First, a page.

In honor of Women’s History Month, we’ve compiled a series of reports on women’s entrepreneurship and the challenges they face:
Build Her Up. Thumbtack, February 2019. Over the past few decades, there has been important progress in creating workplace gender parity. However, research continues to show that a “glass ceiling” has persisted for countless women in corporate America, affecting their income, their ability to achieve career advancement, and their susceptibility to workplace gender discrimination.
Millennial Women Entrepreneurs: Opportunities and Challenges. National Women’s Business Council, November 2018. Millennial women, those born between 1982 and 2000, represent the future of entrepreneurship in America. According to the 2015 Census Bureau data, there are 83.1 million millennials in the United States. By the year 2025, millennials will comprise 75 percent of the American workforce, and many will become entrepreneurs.
The 2018 State of Women-Owned Businesses Report. American Express, August 2018. Entrepreneurs solve problems, transform the way we do things, create jobs, spur economic growth and drive prosperity. Yet there is a significant gap between the number of women who start businesses and those who commit to growing them. Women are increasingly harnessing their entrepreneurial spirit and it is critical to encourage and support this behavior, eliminate obstacles, and facilitate the growth of their businesses. Unlocking the potential of women-owned businesses represents a powerful opportunity for economic growth.
Women Freelancers on Upwork & Fiverr Make 50% Less Than Men. Website Planet, August 2018. The pay gap is a well-discussed topic in Washington D.C., with women on average making 77 cents on the same dollar earned by men. Unfortunately, it seems as though this gender bias may be even more extreme when it takes place in the digital freelancing workplaces.
Understanding the Landscape: Access to Markets for Women Entrepreneurs. Library of Congress for National Women’s Business Council, May 2018. The National Women’s Business Council (NWBC) is the federal government’s only independent voice for women entrepreneurs. Its mission is to support groundbreaking research that provides insight into women’s business enterprises from startup to success and to use and share these findings to advise constructive action and policies at the federal level. The NWBC contracted with the Federal Research Division (FRD) of the Library of Congress for research and analytical support to help establish a firm foundation of knowledge concerning the major issues influencing women’s entrepreneurship and business ownership.
Crowdfunding as a Capital Source for Women Entrepreneurs: Case Study of Kiva, a Non-profit Lending Crowdfunding Platform. National Women’s Business Council, March 2018. Crowdfunding is emerging as a scalable source of capital and a viable alternative to traditional sources of finance. It can help small businesses grow by providing them with capital that might otherwise not be available. In particular, crowdfunding can help women entrepreneurs with their needed capital as studies often report that women comparatively face more challenges in meeting their capital needs in traditional capital markets. Therefore, it is crucial for female entrepreneurs to be informed about these new sources of capital, understand the dynamics of borrowing, as well as the role of lenders in different types of crowdfunding. More importantly, this report will provide insights into the prevalent characteristics of successful crowdfunding campaigns.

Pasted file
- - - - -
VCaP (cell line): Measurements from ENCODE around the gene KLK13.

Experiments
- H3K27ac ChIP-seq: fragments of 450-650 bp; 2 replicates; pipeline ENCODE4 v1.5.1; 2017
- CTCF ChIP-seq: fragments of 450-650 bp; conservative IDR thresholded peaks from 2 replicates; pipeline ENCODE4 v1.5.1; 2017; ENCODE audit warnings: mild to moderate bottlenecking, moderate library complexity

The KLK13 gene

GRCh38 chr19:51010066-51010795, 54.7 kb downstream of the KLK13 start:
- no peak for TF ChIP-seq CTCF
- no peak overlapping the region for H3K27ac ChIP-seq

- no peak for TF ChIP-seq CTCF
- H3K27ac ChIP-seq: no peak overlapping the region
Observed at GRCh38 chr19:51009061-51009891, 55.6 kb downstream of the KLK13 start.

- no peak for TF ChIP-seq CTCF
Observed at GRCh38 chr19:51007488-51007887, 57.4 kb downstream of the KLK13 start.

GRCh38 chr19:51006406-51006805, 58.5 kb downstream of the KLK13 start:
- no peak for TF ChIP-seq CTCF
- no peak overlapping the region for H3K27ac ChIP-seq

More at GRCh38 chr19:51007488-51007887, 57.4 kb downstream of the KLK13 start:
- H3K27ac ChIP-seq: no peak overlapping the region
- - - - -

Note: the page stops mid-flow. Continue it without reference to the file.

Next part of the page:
Crowdfunding as a Capital Source for Women Entrepreneurs: Case Study of Kickstarter, a Reward-Based Crowdfunding Platform. National Women’s Business Council, March 2018. Crowdfunding is a novel method for entrepreneurs to fund for-profit, cultural, or even community projects. Projects can vary widely both in terms of goal amounts and scopes. Despite fast growth, the crowdfunding market is still in a nascent stage of development, where future policies and regulations will be shaped by the behavior and experiences of investors (backers) and entrepreneurs (project creators). Existing research notes that crowdfunding can increase gender equality in capital markets by opening access to a broader variety of investors and allowing female entrepreneurs to participate in such markets more fully and actively.
Spotlight on H.R. 5050: The Bill that Changed Everything for Women Business Owners. National Association of Women Business Owners, March 2018. NAWBO was founded in 1975 in Washington, D.C. to serve as the first advocacy organization for all women business owners. As this white paper demonstrates, many of our predecessors at NAWBO spent a considerable amount of time identifying and understanding institutional or attitudinal biases they and their fellow women business owners were facing at the time as well as the obstacles that were precluding women business owners from further growth. Their efforts changed the landscape not just for their generation but for the generations to come. Thanks in part to their advocacy, women business owners are now one of the fastest-growing segments of our nation’s economy. When women business owners do well, the economy does well. Additionally, women business owners bring an undeniable mission to give back in their work. Women business owners are very likely to reinvest any money saved or benefits extended to them back to their employees, their community, and other women business owners through groups like NAWBO, making them a great investment for us all.
Understanding the Landscape: Access to Capital for Women Entrepreneurs. National Women’s Business Council, March 2018. The National Women’s Business Council (NWBC) is the federal government’s only independent voice for women entrepreneurs. Its mission is to support groundbreaking research that provides insight into women’s business enterprises from startup to success and to use and share these findings to advise constructive action and policies at the federal level. The NWBC contracted with the Federal Research Division (FRD) of the Library of Congress for research and analytical support to help establish a firm foundation of knowledge concerning the major issues influencing women’s entrepreneurship and business ownership.
Tackling the Gender Gap: What Women Entrepreneurs Need to Thrive. Senator Jeanne Shaheen, December 2017. Women are more than half the population of the United States and make remarkable political, economic and social contributions to our country. Women entrepreneurs, in particular, are creating new businesses, disrupting established industries and developing innovative products at a record pace.